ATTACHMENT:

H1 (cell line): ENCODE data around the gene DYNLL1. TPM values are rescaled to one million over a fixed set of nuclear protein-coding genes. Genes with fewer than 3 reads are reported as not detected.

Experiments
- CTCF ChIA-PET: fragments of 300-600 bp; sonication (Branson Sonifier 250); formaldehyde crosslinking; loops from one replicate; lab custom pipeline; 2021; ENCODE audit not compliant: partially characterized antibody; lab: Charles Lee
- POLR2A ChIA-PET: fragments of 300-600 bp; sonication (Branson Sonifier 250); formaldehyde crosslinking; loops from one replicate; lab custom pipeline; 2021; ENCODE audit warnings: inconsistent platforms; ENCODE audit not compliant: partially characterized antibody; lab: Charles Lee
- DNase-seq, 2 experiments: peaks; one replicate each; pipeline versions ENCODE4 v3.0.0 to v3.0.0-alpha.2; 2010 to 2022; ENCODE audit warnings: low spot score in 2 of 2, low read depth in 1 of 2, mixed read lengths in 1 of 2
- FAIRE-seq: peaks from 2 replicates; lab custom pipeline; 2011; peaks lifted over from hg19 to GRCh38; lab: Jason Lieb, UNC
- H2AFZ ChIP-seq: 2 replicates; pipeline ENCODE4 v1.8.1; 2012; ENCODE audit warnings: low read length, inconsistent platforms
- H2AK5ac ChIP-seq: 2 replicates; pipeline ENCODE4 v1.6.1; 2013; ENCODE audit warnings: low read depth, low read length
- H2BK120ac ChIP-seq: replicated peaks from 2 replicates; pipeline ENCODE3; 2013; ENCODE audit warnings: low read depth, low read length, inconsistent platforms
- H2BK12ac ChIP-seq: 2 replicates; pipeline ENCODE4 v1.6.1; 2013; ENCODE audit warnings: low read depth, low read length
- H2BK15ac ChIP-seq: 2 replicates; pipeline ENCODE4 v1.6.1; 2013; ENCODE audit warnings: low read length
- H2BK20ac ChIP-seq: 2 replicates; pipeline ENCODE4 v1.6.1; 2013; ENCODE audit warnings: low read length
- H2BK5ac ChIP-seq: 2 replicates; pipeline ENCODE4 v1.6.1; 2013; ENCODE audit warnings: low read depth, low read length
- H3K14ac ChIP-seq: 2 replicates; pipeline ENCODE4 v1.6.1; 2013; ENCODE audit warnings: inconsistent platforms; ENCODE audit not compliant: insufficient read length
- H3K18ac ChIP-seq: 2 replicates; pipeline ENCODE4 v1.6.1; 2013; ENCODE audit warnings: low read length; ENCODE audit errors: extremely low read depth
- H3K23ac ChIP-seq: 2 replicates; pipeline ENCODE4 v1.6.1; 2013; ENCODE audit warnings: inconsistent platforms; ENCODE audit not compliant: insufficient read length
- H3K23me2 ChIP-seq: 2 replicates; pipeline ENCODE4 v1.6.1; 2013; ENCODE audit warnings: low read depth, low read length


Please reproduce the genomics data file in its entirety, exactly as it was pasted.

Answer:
H1 (cell line): ENCODE data around the gene DYNLL1. TPM values are rescaled to one million over a fixed set of nuclear protein-coding genes. Genes with fewer than 3 reads are reported as not detected.

Experiments
- CTCF ChIA-PET: fragments of 300-600 bp; sonication (Branson Sonifier 250); formaldehyde crosslinking; loops from one replicate; lab custom pipeline; 2021; ENCODE audit not compliant: partially characterized antibody; lab: Charles Lee
- POLR2A ChIA-PET: fragments of 300-600 bp; sonication (Branson Sonifier 250); formaldehyde crosslinking; loops from one replicate; lab custom pipeline; 2021; ENCODE audit warnings: inconsistent platforms; ENCODE audit not compliant: partially characterized antibody; lab: Charles Lee
- DNase-seq, 2 experiments: peaks; one replicate each; pipeline versions ENCODE4 v3.0.0 to v3.0.0-alpha.2; 2010 to 2022; ENCODE audit warnings: low spot score in 2 of 2, low read depth in 1 of 2, mixed read lengths in 1 of 2
- FAIRE-seq: peaks from 2 replicates; lab custom pipeline; 2011; peaks lifted over from hg19 to GRCh38; lab: Jason Lieb, UNC
- H2AFZ ChIP-seq: 2 replicates; pipeline ENCODE4 v1.8.1; 2012; ENCODE audit warnings: low read length, inconsistent platforms
- H2AK5ac ChIP-seq: 2 replicates; pipeline ENCODE4 v1.6.1; 2013; ENCODE audit warnings: low read depth, low read length
- H2BK120ac ChIP-seq: replicated peaks from 2 replicates; pipeline ENCODE3; 2013; ENCODE audit warnings: low read depth, low read length, inconsistent platforms
- H2BK12ac ChIP-seq: 2 replicates; pipeline ENCODE4 v1.6.1; 2013; ENCODE audit warnings: low read depth, low read length
- H2BK15ac ChIP-seq: 2 replicates; pipeline ENCODE4 v1.6.1; 2013; ENCODE audit warnings: low read length
- H2BK20ac ChIP-seq: 2 replicates; pipeline ENCODE4 v1.6.1; 2013; ENCODE audit warnings: low read length
- H2BK5ac ChIP-seq: 2 replicates; pipeline ENCODE4 v1.6.1; 2013; ENCODE audit warnings: low read depth, low read length
- H3K14ac ChIP-seq: 2 replicates; pipeline ENCODE4 v1.6.1; 2013; ENCODE audit warnings: inconsistent platforms; ENCODE audit not compliant: insufficient read length
- H3K18ac ChIP-seq: 2 replicates; pipeline ENCODE4 v1.6.1; 2013; ENCODE audit warnings: low read length; ENCODE audit errors: extremely low read depth
- H3K23ac ChIP-seq: 2 replicates; pipeline ENCODE4 v1.6.1; 2013; ENCODE audit warnings: inconsistent platforms; ENCODE audit not compliant: insufficient read length
- H3K23me2 ChIP-seq: 2 replicates; pipeline ENCODE4 v1.6.1; 2013; ENCODE audit warnings: low read depth, low read length